We’ve used these insights to inform the next chapter of our work. If you’re interested in learning more about our research insights, stay tuned for a blog series from our Research & Development team detailing some of our key findings from a survey we conducted with DACA recipients.   

Learn more about the programs and spread the word

We’re excited to begin offering a series of new loan programs in California that facilitate pathways to immigration protection and stable employment for individuals and their families.

 

 

Here are some next steps you can take:

1. Watch the recording of our webinar.

Learn more about the enrollment process and how to apply. Share the video with your community and other non profit organizations throughout California!

2. If you live in California, apply for a loan to finance your USCIS application.

Need help financing your USCIS application fee for U.S. Citizenship, DACA Renewals, Green Card, Petition for Relative, or Temporary Protected Status? Apply here if you live in California.

3. Spread the word on social media.

Tell your friends and family and post one of these images about these new programs on Facebook, Twitter or Instagram.

We want our community to know that MAF is #HereToStay. Don’t forget to follow us on Facebook, Twitter, and Instagram to stay in the loop about our new programs.

DACA: The stories behind the checks

After September 5, 2017, MAF quickly mobilized to provide financial assistance to DACA recipients across the nation. Our campaign was inspired by our belief that DACA recipients and their families deserve the opportunity to continue building their future in this country. Hundreds of scholarship recipients shared with us the significance of receiving a $495 check from MAF to renew their work permits. The stories we heard reinforced the injustice of the administration’s decision to rescind DACA. But each story also revealed a force more powerful than injustice – hope for the future.

7,000+ scholarships. 7,000+ powerful stories. Here are just a few of the messages we received:

Ramos:

“It’s really hard to save $495 while having rent, utilities, veterinarian costs, and other bills to pay. I am also saving for college and my medical expenses. We always worry and try to help abandoned animals in need over helping ourselves. You help us get closer to our dreams and goals that will help the world someday. It may take forever, but I have hope that we will reach our dreams.”

Josue:

“I had a very difficult year battling with cancer, and I’m just getting back to work. Without your help, it would’ve been incredibly difficult to put together that amount of money in such a short time. Once again, Thank you very much for your help and all you continue doing for us Dreamers whom solely purpose is to live just everyone else, because we too are Americans.”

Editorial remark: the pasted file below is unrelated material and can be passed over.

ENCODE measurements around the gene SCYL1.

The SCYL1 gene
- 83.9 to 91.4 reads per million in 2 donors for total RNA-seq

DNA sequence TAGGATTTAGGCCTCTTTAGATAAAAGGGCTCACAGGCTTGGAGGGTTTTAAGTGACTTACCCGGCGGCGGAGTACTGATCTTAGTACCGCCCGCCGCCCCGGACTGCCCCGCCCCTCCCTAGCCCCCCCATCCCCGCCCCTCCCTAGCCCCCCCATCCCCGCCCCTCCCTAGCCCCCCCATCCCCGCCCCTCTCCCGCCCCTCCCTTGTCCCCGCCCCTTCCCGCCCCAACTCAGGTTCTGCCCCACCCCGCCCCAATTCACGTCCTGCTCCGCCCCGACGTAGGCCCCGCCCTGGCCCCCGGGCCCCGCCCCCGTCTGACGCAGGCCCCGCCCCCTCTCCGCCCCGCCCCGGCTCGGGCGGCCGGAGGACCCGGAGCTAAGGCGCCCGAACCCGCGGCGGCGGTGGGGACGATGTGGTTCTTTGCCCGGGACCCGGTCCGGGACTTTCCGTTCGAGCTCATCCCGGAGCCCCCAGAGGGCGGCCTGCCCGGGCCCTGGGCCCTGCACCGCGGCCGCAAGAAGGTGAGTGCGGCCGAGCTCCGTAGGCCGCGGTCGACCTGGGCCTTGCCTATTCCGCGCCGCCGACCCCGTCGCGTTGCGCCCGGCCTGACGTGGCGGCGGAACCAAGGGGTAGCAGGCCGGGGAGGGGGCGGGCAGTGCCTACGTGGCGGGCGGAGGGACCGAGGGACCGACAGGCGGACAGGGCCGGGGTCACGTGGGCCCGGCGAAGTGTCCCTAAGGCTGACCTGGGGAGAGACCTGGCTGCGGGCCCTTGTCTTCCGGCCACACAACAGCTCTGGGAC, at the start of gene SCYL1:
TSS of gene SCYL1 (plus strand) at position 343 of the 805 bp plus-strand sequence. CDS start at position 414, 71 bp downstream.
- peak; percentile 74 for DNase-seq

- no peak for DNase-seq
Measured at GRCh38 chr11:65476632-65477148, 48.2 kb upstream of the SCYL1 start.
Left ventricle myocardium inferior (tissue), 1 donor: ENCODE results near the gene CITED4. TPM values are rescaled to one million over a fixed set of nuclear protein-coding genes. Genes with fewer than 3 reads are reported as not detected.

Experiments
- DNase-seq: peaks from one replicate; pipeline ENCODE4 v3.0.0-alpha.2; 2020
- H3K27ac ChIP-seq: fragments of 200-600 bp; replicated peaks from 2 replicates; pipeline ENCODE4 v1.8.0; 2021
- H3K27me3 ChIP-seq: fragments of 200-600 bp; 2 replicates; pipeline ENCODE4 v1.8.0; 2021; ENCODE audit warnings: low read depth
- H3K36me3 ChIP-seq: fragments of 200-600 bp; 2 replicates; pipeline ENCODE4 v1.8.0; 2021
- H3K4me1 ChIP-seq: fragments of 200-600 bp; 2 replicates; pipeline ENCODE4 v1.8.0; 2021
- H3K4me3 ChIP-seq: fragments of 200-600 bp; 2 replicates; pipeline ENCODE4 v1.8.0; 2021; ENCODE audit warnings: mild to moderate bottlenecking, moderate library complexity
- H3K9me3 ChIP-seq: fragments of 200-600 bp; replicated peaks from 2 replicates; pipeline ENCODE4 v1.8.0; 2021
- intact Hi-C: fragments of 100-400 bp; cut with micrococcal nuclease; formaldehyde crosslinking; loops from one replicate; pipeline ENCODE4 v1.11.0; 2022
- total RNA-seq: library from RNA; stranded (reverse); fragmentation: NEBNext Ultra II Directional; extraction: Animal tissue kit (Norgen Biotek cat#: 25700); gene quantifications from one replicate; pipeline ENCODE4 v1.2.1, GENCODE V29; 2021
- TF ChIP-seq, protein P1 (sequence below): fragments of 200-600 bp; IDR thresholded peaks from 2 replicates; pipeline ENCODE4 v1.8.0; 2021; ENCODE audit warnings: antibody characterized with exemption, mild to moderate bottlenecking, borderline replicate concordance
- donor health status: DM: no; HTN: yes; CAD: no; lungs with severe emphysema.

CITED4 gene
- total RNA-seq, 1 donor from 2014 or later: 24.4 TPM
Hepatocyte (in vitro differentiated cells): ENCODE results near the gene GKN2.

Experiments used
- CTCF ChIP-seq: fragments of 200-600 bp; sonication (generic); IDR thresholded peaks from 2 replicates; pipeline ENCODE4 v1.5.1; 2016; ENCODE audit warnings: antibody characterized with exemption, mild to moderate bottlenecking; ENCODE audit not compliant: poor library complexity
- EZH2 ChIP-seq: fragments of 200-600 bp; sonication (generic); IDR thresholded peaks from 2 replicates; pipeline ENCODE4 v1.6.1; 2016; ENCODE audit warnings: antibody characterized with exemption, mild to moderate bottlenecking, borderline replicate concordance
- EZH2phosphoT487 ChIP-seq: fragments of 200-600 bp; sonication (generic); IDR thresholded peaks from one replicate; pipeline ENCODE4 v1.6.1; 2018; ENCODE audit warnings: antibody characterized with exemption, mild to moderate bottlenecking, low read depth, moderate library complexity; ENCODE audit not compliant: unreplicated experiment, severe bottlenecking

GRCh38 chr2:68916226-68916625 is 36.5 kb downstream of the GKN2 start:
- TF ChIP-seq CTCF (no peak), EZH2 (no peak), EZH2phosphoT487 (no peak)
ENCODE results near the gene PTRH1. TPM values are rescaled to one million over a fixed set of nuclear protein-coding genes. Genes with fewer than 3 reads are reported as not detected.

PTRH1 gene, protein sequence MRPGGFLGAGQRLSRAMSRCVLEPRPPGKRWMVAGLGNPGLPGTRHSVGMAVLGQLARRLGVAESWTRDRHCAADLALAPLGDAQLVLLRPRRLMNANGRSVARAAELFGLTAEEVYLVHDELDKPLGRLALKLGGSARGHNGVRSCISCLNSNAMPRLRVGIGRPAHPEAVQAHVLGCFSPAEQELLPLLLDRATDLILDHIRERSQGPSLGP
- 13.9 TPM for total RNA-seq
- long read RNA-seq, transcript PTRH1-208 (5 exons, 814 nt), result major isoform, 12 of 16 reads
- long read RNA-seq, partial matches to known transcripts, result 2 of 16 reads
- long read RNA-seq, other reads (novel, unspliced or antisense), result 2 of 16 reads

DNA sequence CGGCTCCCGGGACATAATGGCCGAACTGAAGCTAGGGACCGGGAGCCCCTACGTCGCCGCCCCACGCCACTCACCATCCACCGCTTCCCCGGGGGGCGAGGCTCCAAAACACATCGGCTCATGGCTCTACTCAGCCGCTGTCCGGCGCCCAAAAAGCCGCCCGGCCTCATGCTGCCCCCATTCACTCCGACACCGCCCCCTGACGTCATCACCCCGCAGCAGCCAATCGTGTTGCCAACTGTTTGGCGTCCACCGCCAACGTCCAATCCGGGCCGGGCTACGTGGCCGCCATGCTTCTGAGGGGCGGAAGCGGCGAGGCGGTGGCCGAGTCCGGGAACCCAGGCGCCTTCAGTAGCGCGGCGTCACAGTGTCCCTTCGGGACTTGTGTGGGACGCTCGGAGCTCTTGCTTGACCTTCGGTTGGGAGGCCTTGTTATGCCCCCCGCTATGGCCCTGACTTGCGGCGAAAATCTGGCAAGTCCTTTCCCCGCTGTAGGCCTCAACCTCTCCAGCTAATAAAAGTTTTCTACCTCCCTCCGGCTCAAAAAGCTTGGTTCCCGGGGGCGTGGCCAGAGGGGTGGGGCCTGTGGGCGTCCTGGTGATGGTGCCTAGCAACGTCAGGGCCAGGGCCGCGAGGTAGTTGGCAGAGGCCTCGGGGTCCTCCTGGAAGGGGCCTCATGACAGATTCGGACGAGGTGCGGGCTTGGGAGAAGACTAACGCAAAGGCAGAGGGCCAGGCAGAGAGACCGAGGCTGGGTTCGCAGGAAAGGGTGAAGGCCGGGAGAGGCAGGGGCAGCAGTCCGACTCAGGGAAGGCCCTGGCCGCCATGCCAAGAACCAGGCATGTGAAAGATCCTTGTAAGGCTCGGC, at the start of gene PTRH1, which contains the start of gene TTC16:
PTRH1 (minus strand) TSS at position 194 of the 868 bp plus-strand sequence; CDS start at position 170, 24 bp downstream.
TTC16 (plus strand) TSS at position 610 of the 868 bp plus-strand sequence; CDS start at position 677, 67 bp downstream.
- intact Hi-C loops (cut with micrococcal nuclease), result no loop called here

Ana:

“I was running on a great amount of stress because I knew my family was having a hard time economically, and the deadline to submit our renewal applications was very close. I was worried about my future, and even spoke to my college adviser about what would happen if I lost DACA. Thankfully, the president of our school informed us right away that DACA being revoked wouldn’t affect any DACA students at my school. Soon after this, I filled out the application for your scholarship.”

Kevin:

“My fiance and I were really worried that we wouldn’t be able to renew because of the money. You have inspired us. Thank you for all the things you guys are doing. It makes me feel that I have a voice and that I am being heard.”

Rosa:

“I am a student studying Political Science with a minor in Philosophy. I plan to attend law school in the future. I am on a competitive dance team, I have a dog, and I work three jobs, to not only support me financially but also to prepare me for a future career. You may feel this is bizarre, but I just wanted to help put life to the name you wrote a check to. I wanted you to know that your work goes beyond financial assistance. You’re helping us feel secure and pursue our dreams.”

And we will #RiseUpAsOne

Nora’s Journey: A story of strength

Today, Nora speaks excitedly about the prospect of buying a home. She shares the number of rooms she’d like to have, her ideal neighborhoods, and even hints at how she plans to decorate her kitchen. As she reaches the end of her second Lending Circle, she is developing the credit score and the sense of financial stability to soon turn her excitement into a reality. But behind Nora’s current success is a story that sheds light on the resilient and resourceful ways in which many Lending Circles participants have lived for decades.